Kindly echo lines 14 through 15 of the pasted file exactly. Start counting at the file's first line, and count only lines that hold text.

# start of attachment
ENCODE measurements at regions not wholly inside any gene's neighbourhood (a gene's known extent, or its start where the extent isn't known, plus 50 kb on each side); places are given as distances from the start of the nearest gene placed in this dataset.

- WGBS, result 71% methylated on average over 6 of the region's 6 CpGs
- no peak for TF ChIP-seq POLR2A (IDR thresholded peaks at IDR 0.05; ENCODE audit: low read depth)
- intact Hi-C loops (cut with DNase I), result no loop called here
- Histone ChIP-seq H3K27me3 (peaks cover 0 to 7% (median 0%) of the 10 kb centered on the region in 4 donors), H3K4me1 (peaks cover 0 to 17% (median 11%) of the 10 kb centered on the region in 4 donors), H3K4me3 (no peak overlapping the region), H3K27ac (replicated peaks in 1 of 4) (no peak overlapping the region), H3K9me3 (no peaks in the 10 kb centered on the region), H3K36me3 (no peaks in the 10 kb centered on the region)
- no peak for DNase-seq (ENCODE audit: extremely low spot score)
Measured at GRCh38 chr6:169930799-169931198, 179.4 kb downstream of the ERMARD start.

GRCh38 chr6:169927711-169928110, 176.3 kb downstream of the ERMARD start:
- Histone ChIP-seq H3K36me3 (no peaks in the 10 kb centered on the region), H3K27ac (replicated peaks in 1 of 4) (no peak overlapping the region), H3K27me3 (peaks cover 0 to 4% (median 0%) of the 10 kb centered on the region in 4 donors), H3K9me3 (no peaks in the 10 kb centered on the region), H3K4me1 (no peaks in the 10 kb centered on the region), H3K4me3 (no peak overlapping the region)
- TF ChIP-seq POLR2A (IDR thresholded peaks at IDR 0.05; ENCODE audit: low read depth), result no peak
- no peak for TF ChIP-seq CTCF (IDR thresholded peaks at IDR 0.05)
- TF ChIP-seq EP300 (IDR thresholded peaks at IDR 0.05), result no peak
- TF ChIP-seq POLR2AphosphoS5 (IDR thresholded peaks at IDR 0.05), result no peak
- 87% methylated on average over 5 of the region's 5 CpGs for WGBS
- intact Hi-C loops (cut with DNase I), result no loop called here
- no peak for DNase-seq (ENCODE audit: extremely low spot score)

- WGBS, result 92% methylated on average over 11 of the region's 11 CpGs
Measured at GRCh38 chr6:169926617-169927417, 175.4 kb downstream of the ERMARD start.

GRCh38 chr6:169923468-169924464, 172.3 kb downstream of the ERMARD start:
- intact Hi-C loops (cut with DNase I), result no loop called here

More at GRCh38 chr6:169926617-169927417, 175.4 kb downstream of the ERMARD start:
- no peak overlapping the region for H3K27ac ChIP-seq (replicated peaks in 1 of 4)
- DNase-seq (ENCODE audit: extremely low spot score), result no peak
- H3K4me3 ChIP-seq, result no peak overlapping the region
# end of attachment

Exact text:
- 87% methylated on average over 5 of the region's 5 CpGs for WGBS
- intact Hi-C loops (cut with DNase I), result no loop called here